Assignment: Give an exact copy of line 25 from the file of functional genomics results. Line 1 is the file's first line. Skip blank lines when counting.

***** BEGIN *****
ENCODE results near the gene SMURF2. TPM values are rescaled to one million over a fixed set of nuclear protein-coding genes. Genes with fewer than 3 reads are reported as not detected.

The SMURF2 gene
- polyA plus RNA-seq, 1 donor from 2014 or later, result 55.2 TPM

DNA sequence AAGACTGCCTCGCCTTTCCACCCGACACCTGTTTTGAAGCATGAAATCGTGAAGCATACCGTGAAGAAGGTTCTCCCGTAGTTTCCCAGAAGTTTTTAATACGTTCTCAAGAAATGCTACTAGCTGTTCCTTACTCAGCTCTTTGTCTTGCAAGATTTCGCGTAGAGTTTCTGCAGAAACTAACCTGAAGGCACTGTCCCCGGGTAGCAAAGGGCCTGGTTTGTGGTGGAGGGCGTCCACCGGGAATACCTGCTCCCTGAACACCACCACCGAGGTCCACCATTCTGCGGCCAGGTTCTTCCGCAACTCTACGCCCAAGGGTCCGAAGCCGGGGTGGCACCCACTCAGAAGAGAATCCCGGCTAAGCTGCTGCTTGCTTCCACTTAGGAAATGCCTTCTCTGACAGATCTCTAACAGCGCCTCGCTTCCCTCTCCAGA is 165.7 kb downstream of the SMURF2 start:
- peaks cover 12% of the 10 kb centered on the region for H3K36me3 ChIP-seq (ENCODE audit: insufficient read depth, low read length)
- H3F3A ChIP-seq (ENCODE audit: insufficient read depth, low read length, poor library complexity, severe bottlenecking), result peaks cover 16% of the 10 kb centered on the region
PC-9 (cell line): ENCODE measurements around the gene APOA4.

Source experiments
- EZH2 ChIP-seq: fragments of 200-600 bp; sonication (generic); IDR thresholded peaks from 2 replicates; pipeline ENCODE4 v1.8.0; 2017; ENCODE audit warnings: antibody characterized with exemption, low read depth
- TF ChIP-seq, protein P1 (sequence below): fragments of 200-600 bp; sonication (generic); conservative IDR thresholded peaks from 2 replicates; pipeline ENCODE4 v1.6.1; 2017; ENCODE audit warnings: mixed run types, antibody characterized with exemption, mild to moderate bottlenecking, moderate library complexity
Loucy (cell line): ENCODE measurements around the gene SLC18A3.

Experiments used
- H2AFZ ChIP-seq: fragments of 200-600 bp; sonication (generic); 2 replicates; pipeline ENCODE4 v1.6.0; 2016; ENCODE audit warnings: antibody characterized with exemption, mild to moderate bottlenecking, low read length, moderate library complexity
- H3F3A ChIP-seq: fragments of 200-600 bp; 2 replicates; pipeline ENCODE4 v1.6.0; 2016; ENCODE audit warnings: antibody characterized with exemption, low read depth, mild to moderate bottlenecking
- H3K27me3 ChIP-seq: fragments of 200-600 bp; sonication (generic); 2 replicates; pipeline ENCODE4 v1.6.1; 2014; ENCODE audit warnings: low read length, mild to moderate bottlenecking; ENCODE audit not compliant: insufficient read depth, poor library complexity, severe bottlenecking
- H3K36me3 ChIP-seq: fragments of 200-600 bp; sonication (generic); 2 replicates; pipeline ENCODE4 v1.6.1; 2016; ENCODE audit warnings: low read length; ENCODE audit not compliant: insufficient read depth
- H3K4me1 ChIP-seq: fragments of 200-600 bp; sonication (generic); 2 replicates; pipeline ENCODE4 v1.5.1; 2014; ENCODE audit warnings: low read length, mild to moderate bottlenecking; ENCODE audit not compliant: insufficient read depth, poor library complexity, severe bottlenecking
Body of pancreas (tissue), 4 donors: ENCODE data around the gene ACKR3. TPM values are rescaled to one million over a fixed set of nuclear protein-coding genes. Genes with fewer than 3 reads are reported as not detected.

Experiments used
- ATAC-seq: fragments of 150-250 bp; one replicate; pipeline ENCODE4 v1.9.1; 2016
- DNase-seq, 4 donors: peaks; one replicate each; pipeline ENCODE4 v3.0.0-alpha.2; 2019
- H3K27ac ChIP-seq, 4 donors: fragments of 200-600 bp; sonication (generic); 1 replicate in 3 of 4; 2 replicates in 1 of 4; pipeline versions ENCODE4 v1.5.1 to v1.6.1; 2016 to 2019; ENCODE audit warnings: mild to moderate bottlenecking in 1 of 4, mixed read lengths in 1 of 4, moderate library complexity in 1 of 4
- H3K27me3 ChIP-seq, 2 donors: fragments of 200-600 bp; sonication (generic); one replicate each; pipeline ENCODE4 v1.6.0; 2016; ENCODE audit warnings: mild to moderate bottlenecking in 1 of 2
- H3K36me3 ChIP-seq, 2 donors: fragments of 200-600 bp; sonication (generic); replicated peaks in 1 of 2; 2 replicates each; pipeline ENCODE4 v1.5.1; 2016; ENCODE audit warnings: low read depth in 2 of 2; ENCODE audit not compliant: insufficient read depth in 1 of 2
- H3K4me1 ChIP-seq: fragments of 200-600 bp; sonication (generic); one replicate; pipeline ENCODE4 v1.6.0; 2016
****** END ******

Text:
- H3K4me1 ChIP-seq: fragments of 200-600 bp; sonication (generic); one replicate; pipeline ENCODE4 v1.6.0; 2016